“Activism”, as it’s now called, of this kind cannot be done in one’s spare time. The descent into these and other lives destroyed by detention has been shattering. I would say that I suffered two entire years of grief. New stories of agony, injustice, malice, daily deception, violence and cruelty have been our regular conversation for three years. I am more calloused now. This is a callous country after all.
Four Corners asked me to help them with a co-production, a documentary on the “Pacific Solution” with the BBC. I knew a legal but long way into Nauru which was refusing all visitors especially journalists. We went, we filmed secretly in the camp and all over the island. The film has been on every affiliate of the BBC’s worldwide network. John Pilger wrote that it was a wonderful film. The only country that hasn’t shown it is this. The young man I tried to sponsor was rejected and has returned to Afghanistan. I was arrested and lied to. We’ve all been lied to ever since, even by the most benign of entities such as the ABC.
I am still shocked by it, still hurt and out of love with my country. It’s three years since I’ve made any work. However, my Gallery Gabrielle Pizzi reminded me that in spite of all that I was to remember that I am still an artist, and she said that it was time to make a show. I hate the idea of catharsis as art or as therapy. My work had always tried to be an amusing bridge between my indulgence of my need to make things and to justify those things’ lack of function.
If I had to make “art” again, what could I make with conviction? I decided I would try to paint the unknown faces of the victims of the SEIV X, the mainly 353 women and children who drowned, mysteriously unaided by the Australian authorities who were aware of their departure on “a dangerously overloaded boat”, but didn’t search for them. And the “children overboard affair” where again faces, facts and the true stories have been largely erased.
Perhaps, I thought an artist might again have a clear function, to visualise, represent, illustrate and stir the dried beds of the collective imaginations of people who have been untouched by these tragedies.
Artists like Gericault with the “Raft of the Medusa” came to mind? Artists painted epics, because without imagery many stories don’t cohere in the mind. Without photographs, we are lost, we no longer seem to have the visual mental ability to imagine events in our minds, and our government knows that. Asylum seekers are the least photographed and least spoken to people in Australia today.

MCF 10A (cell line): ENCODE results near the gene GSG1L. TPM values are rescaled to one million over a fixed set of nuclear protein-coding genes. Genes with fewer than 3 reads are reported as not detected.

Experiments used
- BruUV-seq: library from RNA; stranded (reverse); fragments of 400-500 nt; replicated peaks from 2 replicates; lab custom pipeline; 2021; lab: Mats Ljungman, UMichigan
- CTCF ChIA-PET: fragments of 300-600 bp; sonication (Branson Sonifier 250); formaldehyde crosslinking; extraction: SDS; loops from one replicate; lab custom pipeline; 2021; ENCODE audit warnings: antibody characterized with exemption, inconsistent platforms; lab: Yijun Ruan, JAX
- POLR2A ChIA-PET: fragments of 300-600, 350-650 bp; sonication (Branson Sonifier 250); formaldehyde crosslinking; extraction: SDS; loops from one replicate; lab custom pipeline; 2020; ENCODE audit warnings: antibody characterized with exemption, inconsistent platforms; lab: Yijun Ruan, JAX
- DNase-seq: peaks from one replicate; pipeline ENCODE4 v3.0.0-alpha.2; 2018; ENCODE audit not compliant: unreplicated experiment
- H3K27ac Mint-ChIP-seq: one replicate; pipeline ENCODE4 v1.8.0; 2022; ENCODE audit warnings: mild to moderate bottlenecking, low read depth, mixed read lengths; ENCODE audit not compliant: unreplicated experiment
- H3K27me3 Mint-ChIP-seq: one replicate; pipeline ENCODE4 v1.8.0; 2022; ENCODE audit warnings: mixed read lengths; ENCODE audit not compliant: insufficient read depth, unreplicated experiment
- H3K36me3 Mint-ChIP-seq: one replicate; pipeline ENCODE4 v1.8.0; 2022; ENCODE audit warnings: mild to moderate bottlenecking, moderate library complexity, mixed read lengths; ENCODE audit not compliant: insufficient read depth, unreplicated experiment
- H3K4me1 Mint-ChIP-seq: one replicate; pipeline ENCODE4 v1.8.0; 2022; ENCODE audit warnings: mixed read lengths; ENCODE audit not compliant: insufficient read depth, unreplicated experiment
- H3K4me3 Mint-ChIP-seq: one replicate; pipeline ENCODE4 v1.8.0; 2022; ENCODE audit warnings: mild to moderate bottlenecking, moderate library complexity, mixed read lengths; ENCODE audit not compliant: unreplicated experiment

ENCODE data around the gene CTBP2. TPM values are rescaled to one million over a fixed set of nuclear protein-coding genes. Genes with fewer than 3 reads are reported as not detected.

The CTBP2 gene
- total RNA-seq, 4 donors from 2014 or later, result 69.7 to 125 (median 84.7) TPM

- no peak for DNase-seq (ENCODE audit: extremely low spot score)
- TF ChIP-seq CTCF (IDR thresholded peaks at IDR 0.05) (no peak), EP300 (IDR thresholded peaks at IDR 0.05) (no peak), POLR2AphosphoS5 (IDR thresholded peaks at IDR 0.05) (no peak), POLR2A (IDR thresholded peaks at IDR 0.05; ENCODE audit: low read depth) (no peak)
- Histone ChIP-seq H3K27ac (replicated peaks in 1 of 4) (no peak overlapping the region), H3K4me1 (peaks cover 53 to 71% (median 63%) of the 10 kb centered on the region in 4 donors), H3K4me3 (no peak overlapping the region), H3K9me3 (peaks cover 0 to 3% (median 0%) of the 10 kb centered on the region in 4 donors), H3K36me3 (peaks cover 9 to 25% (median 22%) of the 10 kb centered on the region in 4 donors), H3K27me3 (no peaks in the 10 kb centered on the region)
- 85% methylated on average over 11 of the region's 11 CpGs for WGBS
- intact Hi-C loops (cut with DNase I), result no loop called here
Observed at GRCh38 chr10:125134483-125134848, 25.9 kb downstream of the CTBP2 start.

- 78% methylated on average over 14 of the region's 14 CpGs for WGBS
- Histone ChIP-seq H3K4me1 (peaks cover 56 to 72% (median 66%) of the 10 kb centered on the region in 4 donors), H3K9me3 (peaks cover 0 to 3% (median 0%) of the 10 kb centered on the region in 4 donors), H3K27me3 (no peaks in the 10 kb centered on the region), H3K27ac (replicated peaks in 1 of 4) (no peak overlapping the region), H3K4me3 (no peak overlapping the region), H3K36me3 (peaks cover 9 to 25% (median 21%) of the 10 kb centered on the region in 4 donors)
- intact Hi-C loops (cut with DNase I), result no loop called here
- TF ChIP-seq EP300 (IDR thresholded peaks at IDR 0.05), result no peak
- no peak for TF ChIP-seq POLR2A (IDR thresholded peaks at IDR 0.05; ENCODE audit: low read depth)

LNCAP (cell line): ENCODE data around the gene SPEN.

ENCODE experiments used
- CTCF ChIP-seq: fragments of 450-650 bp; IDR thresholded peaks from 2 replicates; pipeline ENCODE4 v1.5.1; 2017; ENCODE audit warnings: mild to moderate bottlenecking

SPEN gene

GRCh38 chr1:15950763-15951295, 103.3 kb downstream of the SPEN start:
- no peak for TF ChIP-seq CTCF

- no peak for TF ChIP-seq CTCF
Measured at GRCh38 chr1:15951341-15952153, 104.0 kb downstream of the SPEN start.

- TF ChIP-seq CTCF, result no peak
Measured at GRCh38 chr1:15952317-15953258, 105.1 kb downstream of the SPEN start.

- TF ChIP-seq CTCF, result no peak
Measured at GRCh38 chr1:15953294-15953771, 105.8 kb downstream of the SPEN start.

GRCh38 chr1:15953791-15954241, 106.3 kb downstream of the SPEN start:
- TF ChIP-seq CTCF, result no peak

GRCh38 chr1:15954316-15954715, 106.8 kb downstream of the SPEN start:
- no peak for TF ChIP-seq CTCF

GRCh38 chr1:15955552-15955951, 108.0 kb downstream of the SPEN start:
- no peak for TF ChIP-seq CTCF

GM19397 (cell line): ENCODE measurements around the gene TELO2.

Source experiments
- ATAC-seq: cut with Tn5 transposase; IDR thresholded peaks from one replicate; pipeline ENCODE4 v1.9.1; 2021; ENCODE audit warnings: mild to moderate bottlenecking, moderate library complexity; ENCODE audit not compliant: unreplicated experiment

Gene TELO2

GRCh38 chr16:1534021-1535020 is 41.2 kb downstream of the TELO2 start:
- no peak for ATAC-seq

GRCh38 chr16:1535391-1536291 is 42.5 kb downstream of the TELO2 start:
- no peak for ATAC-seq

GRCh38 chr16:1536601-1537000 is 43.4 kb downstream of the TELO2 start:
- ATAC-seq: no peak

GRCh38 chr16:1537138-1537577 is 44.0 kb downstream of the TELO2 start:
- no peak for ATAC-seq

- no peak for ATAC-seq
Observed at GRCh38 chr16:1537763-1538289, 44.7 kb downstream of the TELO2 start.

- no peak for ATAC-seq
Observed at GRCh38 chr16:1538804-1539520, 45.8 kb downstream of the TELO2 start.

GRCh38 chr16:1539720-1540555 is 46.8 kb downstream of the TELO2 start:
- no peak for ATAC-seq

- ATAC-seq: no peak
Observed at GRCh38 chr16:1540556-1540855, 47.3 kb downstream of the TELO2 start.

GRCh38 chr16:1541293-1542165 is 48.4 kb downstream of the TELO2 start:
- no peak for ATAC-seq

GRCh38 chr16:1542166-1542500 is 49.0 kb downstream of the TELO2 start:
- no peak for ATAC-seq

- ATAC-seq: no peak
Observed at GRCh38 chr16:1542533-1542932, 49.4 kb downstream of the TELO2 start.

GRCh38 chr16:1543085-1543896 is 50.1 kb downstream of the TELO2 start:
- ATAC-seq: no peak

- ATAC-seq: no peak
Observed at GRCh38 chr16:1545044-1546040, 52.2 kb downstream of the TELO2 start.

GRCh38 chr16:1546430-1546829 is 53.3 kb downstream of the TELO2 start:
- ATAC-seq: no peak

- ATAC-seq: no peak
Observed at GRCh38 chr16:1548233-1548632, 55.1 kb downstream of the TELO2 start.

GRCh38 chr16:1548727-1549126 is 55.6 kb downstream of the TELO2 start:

Families like the Bakhtiari’s and the Kadem’s who’ve spoken up about violence, lying and bureaucratic torment pay a huge price. No-one speaks. As for me, I’m using oil paints for the first time in 25 years, it’s a romantic medium because I wanted to treat my subjects tenderly, not harshly, angrily or grotesquely say – like Peter Booth.
It’s hard to paint drowning or dead people sweetly. It’s harder to paint them in those glorious holiday waters of the Pacific. I wanted to paint them like the tiny islands like Nauru that I’d flown over or visited, little faces upturned in the water. Could I paint 353? The oil and diesel that choked them. It’s not until you try that you realise how many people that number represents. But my pictures are an effort to keep account, to keep testimony. I’m not sure if it’s art or illustration, I’m out of my depth actually, I’m not even sure if it’s kitsch or worthwhile.
I do know that I don’t resent the three years I haven’t been working as an artist. When I do hang this work in Gabrielle Pizzi’s gallery in November, I’ll know if it works or not. In either case it will be my personal acknowledgment of decent people locked in camps, returned people of Iran, Afghanistan and Iraq whose experiences here left no trace on this increasingly crude country, a country that speaks of excellence and “best practice” in all things bar human rights.
I’ve been absent without leave from art for three years, it’s not significant, except to me. I wouldn’t charge anything. Despite the despair I’ve felt, I’ve emerged with a sense of myself that I would never achieve from art alone. Even though I prefer to think modestly of myself, refugees have offered me a way of completing myself, of doing genuinely good things. My art on the other hand will do nothing for them, but my care of them has helped. It’s been an honour to be entrusted with their stories and their friendship. They have freed me from the struggle I spoke of at the start of this piece, my lack of usefulness and agency which is the lot of an artist.
I didn’t save the young man I began writing to in 2001, he was packed off back to Kabul. By way of compensation, we have an Afghani boy studying nursing who has lived with us since February, he’s helped us to understand the problems of refugees more deeply, we help him if not hundreds, having him with us is consoling and we’d hate him to leave.
I’m glad you’re interested in art, and where it’s at, but in the next 10 years as artists or as citizens, take an interest in politics, design and draw yourselves as whole people, nourish your mind and your moral values.
This lovely school is a little like art, it’s an invented object and is also like an island or a monastery set a little apart from the world. Parents send you here because they care for you, but remember as art should, there’s a world out there and it needs your attention, be an artist by all means, but be mindful, be moral.